Regifting for 2018


Regifting Contact Center Tips
Illustration by Joe Mortell for Contact Center Pipeline

Yet another year is coming to a close, and I can think of no better way to prepare for 2018 than with a round of regifting! This annual tradition here at the Agility Factor column has been a real boon to the industry over the years. We’ve cleaned out some of the biggest messes in our contact centers, from overgrown agent turnover to invalid performance objectives to canceled training sessions. It’s been a lot of heavy lifting, but our contact centers have been transformed from yesterday’s dark, hollow chambers to the enlightened hubs of joy we all covet today.

In researching our past achievements, though, I found that much of the focus was on the agent position. As I scanned the vast expanse of all our contact centers around the globe, I realized that our leadership teams needed some attention. So we have dedicated this round of regifting to fixes that will bring sunshine and warmth to those in leadership positions.

Meeting a Need

I pulled into the side lot where the management team usually parks, and the years of neglect were readily apparent. The parking lot was a minefield of potholes, so bad that I could barely make it to the door without turning an ankle. I crouched down to get a better look at one, and discovered that every useless meeting created its own pothole, with the power to suck in those that are even just marginally associated with the meeting topic. And the situation is only getting worse—as I stood there, another 7,000 potholes were created.

The impact on the management team is truly devastating. Instead of spending time doing actual work, these leaders spend all day trying to avoid potholes. It’s an impossible task—getting out of one simply opens you up to get sucked into another. And even though everyone who calls a meeting thinks it is really, really important, it turns out they are really, really wrong pretty much every time.

Believe me, folks, I tried to find a way to separate the truly valuable meetings from all the others, but it was impossible. So instead, I just hacked into everyone’s email and deleted all meetings for 2018. Then I reprogrammed all the different meeting notice applications being used in contact centers. I was going to delete them entirely, but then I realized that without meetings I would pretty much be out of business. And the heady position of Czar of Contact Center Regifting comes with certain perks. So now you will find that you can’t set up a meeting unless it involves an external contact center consultant. Because, as we all know, meetings with consultants are always wonderful.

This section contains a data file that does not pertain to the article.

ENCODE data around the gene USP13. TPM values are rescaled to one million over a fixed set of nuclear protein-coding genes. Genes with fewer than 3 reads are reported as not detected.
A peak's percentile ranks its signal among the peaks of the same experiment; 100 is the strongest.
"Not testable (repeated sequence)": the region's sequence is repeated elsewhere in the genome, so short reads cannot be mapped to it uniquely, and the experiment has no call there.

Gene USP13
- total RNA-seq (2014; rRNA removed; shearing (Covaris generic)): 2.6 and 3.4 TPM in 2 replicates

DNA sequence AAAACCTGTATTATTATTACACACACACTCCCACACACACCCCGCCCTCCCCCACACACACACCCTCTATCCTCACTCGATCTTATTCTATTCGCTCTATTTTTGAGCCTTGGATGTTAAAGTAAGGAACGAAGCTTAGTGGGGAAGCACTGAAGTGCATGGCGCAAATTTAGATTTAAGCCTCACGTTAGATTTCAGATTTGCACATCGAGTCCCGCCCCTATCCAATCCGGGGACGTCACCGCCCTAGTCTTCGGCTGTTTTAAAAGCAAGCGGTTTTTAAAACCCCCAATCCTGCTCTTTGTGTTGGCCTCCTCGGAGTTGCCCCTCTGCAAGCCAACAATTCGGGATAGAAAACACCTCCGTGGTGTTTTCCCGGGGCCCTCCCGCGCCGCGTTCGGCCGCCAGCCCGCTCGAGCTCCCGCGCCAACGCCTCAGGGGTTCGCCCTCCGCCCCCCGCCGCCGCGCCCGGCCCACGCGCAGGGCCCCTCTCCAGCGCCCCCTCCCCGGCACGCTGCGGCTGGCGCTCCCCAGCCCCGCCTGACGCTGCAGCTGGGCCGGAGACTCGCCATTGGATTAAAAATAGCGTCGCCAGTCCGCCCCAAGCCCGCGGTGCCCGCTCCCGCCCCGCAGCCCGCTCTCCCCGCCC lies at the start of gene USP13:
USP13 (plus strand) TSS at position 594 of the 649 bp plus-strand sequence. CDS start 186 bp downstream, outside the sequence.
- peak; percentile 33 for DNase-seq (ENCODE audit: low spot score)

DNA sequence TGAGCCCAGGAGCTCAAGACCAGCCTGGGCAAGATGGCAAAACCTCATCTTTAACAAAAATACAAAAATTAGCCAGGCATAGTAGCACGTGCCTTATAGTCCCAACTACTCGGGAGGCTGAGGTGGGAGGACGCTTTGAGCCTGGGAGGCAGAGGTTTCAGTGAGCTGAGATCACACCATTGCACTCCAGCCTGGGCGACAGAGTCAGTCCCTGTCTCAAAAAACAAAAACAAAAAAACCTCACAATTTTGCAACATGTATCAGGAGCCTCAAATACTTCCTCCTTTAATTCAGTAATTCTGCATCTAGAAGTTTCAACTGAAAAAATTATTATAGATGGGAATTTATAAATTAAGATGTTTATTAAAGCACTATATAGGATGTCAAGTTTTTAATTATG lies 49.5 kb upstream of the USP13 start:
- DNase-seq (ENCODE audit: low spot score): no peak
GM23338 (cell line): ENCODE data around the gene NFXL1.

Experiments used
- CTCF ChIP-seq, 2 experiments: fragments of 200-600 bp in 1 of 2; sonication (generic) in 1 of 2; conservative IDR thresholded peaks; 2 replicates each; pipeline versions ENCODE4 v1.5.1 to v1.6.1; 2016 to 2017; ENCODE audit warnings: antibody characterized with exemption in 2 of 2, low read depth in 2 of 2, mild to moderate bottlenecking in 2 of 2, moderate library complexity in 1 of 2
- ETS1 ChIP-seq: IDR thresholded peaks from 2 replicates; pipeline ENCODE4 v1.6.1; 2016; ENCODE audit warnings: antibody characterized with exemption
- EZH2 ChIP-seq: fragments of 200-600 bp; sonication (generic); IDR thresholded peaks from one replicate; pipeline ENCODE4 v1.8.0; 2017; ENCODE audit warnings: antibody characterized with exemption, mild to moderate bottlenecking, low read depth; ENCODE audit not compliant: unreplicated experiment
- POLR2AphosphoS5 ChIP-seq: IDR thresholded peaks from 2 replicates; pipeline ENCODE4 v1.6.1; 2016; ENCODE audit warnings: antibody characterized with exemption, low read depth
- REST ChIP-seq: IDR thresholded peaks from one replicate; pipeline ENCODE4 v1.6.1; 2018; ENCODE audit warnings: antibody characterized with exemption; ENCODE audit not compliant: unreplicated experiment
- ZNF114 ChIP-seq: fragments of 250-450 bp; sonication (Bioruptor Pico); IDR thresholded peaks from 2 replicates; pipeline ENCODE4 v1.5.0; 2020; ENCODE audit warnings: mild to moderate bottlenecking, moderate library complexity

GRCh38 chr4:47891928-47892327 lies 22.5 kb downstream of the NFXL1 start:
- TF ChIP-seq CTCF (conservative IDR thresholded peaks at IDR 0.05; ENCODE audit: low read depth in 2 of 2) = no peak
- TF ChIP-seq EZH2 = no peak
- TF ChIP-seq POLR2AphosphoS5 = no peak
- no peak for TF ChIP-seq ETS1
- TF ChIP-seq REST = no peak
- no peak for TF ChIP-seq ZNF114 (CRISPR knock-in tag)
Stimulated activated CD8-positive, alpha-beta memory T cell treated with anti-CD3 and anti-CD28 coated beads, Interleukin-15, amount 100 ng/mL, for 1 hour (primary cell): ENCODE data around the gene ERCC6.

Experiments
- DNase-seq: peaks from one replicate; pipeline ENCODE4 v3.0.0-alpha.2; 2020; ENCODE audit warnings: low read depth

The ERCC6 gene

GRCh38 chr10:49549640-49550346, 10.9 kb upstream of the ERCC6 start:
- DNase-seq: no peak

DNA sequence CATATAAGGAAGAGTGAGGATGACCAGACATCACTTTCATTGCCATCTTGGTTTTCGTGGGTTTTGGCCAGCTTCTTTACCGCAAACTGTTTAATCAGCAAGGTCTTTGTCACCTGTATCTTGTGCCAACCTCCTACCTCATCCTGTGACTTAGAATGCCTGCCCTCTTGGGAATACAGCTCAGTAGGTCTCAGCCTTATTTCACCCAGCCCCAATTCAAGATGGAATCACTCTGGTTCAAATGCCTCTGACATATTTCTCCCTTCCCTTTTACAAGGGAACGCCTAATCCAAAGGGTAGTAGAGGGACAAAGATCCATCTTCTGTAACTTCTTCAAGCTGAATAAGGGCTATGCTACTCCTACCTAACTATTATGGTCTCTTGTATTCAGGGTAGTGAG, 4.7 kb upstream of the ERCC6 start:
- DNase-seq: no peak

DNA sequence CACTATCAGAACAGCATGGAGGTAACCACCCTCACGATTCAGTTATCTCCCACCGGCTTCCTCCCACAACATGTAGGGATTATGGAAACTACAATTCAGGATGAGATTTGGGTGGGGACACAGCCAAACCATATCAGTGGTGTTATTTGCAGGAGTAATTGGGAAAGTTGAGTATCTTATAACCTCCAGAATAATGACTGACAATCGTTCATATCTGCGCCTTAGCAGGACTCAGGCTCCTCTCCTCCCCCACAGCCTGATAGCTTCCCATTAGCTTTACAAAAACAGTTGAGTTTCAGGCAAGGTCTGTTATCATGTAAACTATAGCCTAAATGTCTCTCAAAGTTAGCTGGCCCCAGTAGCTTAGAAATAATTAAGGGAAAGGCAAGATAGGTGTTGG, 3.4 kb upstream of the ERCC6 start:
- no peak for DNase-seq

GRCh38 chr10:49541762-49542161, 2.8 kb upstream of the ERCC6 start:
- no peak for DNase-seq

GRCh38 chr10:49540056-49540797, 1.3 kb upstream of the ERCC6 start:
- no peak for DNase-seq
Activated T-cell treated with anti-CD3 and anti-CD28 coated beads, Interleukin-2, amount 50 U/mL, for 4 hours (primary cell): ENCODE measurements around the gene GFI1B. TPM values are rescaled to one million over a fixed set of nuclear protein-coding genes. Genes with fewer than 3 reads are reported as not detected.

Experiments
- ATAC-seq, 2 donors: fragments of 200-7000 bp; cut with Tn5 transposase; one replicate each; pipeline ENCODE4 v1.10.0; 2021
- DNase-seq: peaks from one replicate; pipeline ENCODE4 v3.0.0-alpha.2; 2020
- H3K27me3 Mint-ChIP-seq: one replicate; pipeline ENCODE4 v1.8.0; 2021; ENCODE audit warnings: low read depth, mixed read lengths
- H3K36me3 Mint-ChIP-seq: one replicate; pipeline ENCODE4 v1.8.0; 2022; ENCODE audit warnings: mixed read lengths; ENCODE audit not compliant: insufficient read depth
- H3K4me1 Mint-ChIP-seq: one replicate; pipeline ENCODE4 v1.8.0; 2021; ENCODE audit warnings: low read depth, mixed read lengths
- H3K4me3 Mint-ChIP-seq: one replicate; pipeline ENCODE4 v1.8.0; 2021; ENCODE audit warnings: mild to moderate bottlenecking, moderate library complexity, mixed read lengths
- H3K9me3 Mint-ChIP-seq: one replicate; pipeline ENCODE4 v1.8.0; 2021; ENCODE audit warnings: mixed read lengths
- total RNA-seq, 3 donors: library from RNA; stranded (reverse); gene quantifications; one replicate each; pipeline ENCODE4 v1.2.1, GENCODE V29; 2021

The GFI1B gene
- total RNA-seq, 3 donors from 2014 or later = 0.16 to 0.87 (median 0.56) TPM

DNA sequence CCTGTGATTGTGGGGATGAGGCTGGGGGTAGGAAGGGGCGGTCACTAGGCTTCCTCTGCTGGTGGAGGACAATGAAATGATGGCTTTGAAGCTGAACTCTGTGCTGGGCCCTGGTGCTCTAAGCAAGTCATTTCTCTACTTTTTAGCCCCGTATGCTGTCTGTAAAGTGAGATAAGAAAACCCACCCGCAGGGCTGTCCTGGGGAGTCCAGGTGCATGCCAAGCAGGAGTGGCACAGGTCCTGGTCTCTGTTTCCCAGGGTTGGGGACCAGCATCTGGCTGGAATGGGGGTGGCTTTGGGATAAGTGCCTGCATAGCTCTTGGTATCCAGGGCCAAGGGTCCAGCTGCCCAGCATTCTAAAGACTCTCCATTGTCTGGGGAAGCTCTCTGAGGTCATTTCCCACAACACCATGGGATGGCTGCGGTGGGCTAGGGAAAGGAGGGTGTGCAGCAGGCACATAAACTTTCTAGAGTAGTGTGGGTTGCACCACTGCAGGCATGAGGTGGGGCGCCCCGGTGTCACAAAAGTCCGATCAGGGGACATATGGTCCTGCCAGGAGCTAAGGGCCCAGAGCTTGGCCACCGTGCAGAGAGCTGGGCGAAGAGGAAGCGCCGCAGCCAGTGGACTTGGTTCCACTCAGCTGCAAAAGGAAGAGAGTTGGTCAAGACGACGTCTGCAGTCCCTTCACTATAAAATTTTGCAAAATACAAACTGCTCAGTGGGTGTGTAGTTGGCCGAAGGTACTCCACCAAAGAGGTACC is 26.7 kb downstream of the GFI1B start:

Of course, I was now left with having to regift all 4.3 billion deleted meetings for 2018. Who could possibly want this many meetings? National Football League officials, that’s who! Why just make a good call in a timely manner when you could instead discuss it with 20 other people, waste a bunch of time, still get it wrong, and in so doing ruin the fan experience? I made a good cash deal on the meetings, then took the money and shorted the market for each of the 32 NFL teams. I figure by this time next year, the value of each team will be depleted enough that we will own the entire NFL. Since they mainly only work on Sundays, we can use all the owners, players, and officials to man the phones during peak traffic periods. I, for one, look forward to having Tom Brady help me with a password reset.

Thinning the Stacks

Once I got in the door, things were not much better. There were so many reports stacked up that I could barely make it back to the meeting room. And when I started asking questions like, “What are the top five contact reasons?”, no one was able to access a report to provide this valuable tidbit of insight. Despite all the time and money spent on things like BI systems and data warehouses, contact center leaders were gaining precious little knowledge from the reports. Fortunately, I was able to locate some agents on the floor that kept track of why people called using something called “paper and pencil.” Weird format, but apparently it is pretty cheap and it gave us what we needed.

So all the old reports needed regifting, and that was easy. Politicians always need some questionable data to back up their policies, so I sold half of the reports to one party and the other half to the other. You will know when it is being used when you hear them start their argument by saying, “According to our data…”

The Written Word

The wonderful people here at Contact Center Pipeline have allowed me to rant and rave in this column every month for the past eight years. So my final act of regifting is a real one. I want to thank Linda, Susan and the rest of the team at the Pipeline immensely for the honor, and give the space back to them so minds brighter than mine can fill it.

No, I am not leaving the industry. I will write the occasional column for Pipeline and will continue with speaking and training engagements. I’ll also be dedicating more time to my consulting work, focusing on strategic projects with contact center leaders as well as enhancing the many tools and models I build to improve forecasting, long-term modeling and skills-based routing outcomes.

And to those that have taken the time to read and converse with me about the column over the years, thank you. Writing can be both a challenge and a risk, but knowing that you can occasionally connect with good people and help them move forward makes it all worthwhile. Keep reading and progressing, and have a terrific 2018 and beyond!